This article will briefly discuss the following:
- What is a SIPOC template?
- Tips on creating a SIPOC diagram
- Documenting business process with a mobile app
- SIPOC templates that you can download and customize for free
A SIPOC template is used by process managers when creating a SIPOC plan or diagram. It contains 5 sections for each aspect, namely, Supplier, Input, Process, Output, and Customer. SIPOC templates help process managers easily draft SIPOC plans to outline internal or external business processes.
SIPOC diagrams are versatile business tools that can be used by virtually any type of operation. In order to provide a simple yet sufficient overview of a business process, SIPOC divides the elements of an SOP into five categories:
The first item in the SIPOC diagram, supplier, refers to an internal or external entity that initiates work through requests, effectively acting as a supplier of input that needs to be resolved such as work orders. In the context of a restaurant, the supplier can be the customer who provides the staff with orders to process.
Input refers to the requests or work orders provided by the supplier. In the context of restaurant operations, an example of an external input would be a customer’s food order. The head chef requesting cooking assistance from the sous chef is considered an internal input.
The process refers to the standard procedures utilized by the workforce to fulfill the request provided by the supplier. In a restaurant setting, the process can refer to the chef preparing and cooking a dish in response to the order (input) of the customer (supplier).
The output is the end-result after the supplier’s input undergoes the standard process. In a restaurant setting, an example of an output can be a completed dish that is ready to be served to the customer.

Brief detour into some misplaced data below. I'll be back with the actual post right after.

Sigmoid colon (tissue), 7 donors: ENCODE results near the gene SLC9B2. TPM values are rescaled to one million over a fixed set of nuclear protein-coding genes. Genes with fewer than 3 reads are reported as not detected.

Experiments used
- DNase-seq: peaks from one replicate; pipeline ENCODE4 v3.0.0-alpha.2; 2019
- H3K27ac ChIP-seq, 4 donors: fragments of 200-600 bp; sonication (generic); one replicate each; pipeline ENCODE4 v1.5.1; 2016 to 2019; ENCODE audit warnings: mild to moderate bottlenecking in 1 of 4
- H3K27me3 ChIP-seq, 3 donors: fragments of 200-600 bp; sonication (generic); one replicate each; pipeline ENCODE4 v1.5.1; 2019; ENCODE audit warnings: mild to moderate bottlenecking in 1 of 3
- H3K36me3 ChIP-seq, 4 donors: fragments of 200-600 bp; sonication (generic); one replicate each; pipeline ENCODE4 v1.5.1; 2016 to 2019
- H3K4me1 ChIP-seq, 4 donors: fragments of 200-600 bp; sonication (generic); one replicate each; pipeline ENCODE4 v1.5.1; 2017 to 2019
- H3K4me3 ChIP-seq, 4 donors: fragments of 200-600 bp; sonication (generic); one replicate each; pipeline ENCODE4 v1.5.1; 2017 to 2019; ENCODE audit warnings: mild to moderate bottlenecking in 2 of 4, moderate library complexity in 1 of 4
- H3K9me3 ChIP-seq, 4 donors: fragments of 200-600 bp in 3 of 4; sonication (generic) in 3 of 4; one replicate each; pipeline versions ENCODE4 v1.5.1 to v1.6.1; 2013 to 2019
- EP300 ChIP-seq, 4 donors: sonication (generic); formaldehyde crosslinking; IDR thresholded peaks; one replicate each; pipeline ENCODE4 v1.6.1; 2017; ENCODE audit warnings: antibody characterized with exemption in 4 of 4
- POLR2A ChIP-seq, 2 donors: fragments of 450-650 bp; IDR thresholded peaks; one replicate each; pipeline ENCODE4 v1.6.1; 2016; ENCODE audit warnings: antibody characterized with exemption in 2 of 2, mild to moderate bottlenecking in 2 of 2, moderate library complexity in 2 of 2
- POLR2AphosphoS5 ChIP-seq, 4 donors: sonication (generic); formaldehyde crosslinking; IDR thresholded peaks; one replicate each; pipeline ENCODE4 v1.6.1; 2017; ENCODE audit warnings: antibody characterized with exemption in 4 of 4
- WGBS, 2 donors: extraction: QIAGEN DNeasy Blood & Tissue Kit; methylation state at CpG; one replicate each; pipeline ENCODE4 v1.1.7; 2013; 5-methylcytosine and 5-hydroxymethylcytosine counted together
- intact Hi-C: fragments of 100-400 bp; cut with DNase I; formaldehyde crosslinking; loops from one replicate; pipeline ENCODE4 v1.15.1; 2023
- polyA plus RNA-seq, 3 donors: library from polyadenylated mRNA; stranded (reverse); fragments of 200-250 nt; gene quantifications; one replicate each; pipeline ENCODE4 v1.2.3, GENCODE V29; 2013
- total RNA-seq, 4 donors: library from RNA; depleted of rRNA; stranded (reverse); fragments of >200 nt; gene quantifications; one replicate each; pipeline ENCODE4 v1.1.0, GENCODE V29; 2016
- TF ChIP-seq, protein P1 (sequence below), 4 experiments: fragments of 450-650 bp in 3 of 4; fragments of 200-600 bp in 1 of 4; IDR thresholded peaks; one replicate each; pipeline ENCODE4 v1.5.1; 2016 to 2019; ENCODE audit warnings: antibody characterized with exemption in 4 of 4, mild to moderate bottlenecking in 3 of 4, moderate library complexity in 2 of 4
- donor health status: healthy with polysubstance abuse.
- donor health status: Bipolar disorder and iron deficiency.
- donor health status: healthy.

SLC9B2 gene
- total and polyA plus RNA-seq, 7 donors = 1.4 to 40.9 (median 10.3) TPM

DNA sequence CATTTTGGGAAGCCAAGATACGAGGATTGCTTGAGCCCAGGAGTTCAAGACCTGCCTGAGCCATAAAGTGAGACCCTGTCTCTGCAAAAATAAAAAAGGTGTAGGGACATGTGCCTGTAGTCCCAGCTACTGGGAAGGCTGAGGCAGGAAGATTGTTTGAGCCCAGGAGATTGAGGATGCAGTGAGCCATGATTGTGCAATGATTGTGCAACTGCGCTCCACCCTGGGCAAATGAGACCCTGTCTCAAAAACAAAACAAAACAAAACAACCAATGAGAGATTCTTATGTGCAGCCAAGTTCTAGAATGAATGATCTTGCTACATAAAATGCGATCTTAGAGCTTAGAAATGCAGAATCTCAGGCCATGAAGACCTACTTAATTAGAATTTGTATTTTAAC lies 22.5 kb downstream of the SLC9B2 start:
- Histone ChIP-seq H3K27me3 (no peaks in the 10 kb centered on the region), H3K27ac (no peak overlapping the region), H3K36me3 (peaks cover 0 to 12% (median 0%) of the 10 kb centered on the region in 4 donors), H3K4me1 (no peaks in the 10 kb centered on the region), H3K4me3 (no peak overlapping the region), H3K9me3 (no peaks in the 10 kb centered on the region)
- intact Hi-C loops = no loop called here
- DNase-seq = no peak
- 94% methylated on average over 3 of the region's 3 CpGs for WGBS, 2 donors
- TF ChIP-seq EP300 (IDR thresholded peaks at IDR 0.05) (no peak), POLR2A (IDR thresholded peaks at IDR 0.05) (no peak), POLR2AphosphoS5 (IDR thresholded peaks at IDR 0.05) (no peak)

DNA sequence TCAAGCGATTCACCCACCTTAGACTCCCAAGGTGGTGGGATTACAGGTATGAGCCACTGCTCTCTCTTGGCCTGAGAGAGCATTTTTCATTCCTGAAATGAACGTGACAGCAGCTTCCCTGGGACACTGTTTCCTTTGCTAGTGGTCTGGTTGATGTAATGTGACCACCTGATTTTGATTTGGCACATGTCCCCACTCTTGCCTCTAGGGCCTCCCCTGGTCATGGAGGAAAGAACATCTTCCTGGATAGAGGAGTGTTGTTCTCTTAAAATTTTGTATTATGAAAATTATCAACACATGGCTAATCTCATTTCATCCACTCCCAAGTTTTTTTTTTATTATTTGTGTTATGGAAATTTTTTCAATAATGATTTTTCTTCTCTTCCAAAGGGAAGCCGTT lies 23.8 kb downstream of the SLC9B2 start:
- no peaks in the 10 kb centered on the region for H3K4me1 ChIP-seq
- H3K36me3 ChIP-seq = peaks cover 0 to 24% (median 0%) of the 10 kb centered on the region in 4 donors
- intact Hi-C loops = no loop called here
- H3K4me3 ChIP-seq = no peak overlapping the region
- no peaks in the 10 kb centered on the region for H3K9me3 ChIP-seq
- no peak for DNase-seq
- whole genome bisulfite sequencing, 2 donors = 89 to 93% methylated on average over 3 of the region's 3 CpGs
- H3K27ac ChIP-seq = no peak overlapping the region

The customer is the individual or entity that receives and benefits from the output. In the context of a restaurant, the patrons serve as both the supplier of the input when they put their orders in, and the customer when they receive and consume the dish they ordered.
A SIPOC diagram, when done right, can help businesses of any nature standardize both external and internal processes. This helps workers become more efficient by excluding all unnecessary steps and focusing only on the essentials. Here are few tips when creating your own SIPOC diagram:
Identify the process first
Even though Process is the third column of the SIPOC template, it is important to identify these operations first since they define the core function and purpose of your business. By clearly defining your business process, you will be able to determine what the process needs in order to be functional e.g. suppliers and inputs, what a successful process yields e.g. output, and who the output benefits e.g. customers.
Involve the entire team when brainstorming
Filling out a SIPOC template a cross-functional effort. It is best to include all those involved in the process, or at least one representative from each department, during SIPOC brainstorming sessions. Doing this saves time since limiting SIPOC planning to upper management personnel may limit vision, eventually necessitating revisions once workers identify flaws, redundancies, and inefficiencies in the proposed SIPOC plan.
Limit the entries to seven (7) per column